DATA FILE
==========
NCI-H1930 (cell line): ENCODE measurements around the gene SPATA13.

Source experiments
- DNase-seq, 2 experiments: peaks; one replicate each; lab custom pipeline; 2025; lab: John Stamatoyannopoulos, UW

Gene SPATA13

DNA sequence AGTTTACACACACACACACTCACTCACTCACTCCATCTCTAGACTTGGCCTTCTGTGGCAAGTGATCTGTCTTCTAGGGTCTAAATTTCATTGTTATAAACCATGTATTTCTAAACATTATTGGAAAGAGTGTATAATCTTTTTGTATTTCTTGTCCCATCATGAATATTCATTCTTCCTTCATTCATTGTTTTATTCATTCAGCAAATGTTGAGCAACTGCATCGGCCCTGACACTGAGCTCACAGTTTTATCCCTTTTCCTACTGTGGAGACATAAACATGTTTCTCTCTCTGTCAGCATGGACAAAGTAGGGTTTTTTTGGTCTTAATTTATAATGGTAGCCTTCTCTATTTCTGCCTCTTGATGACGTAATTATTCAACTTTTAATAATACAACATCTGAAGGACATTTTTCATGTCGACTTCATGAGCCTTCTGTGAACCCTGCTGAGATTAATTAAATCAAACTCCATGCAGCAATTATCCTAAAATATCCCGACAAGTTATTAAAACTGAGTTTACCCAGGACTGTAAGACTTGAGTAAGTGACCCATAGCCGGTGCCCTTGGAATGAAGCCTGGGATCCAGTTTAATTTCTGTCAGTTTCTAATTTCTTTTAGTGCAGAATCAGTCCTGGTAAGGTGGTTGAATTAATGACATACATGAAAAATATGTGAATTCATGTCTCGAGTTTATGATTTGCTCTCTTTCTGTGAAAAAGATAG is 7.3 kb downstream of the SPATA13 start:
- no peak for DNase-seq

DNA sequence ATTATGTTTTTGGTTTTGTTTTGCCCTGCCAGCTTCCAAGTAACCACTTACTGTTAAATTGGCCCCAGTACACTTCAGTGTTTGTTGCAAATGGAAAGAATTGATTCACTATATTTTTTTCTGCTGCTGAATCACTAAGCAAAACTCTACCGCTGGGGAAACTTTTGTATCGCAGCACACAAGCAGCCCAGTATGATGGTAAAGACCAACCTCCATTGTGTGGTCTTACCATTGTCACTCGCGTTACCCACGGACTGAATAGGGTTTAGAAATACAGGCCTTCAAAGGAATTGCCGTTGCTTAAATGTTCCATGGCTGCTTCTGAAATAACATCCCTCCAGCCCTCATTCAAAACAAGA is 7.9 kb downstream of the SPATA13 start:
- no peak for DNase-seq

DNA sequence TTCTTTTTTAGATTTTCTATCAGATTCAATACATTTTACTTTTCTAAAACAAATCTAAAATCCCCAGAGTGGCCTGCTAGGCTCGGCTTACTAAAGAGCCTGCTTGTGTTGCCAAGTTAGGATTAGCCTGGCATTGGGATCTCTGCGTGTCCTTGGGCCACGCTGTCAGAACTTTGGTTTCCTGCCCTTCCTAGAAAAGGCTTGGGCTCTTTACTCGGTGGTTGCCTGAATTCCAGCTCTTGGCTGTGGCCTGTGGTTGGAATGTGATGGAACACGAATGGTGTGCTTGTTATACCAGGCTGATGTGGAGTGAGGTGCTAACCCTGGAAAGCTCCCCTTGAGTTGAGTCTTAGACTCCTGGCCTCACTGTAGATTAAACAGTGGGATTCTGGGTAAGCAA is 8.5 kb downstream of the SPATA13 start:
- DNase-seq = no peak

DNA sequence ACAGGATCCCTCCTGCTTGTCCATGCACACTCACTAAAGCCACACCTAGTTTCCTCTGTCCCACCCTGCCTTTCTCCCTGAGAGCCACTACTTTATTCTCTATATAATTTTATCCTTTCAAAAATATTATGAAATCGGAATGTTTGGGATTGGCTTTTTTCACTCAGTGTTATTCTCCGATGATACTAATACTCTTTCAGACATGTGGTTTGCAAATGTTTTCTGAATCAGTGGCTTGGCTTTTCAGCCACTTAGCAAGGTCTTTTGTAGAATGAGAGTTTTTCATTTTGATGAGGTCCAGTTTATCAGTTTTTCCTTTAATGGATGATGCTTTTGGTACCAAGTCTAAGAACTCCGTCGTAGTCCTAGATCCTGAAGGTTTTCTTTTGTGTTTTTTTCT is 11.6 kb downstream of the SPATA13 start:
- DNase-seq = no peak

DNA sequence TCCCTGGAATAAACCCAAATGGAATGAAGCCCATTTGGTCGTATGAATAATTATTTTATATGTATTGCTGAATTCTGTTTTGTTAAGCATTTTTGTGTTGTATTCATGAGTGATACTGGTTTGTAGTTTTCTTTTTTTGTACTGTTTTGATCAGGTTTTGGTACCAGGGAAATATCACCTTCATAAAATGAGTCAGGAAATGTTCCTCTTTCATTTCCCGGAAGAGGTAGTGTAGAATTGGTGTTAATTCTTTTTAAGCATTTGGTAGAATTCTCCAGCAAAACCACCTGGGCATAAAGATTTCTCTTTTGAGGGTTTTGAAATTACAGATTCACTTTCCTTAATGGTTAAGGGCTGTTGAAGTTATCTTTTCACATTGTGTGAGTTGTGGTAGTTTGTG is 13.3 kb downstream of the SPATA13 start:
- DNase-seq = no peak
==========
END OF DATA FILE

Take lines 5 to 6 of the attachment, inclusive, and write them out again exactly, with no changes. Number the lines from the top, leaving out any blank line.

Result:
DNA sequence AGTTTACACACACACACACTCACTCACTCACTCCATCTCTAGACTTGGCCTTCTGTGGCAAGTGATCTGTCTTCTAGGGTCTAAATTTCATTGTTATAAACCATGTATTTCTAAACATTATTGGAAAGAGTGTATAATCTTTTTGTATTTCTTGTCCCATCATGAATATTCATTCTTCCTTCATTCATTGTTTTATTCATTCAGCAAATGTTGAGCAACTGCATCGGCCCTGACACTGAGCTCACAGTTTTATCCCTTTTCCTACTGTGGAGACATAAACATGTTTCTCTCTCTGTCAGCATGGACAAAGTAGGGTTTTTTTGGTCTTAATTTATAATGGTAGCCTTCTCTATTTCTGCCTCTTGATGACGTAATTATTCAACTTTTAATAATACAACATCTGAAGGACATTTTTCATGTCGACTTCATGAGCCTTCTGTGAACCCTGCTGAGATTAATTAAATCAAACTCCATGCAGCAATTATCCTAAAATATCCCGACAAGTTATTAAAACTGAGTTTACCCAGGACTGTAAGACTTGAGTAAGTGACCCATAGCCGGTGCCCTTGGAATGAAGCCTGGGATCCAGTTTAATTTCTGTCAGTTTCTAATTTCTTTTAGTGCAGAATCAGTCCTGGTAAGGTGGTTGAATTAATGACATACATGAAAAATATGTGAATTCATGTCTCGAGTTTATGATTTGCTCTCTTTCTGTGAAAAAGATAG is 7.3 kb downstream of the SPATA13 start:
- no peak for DNase-seq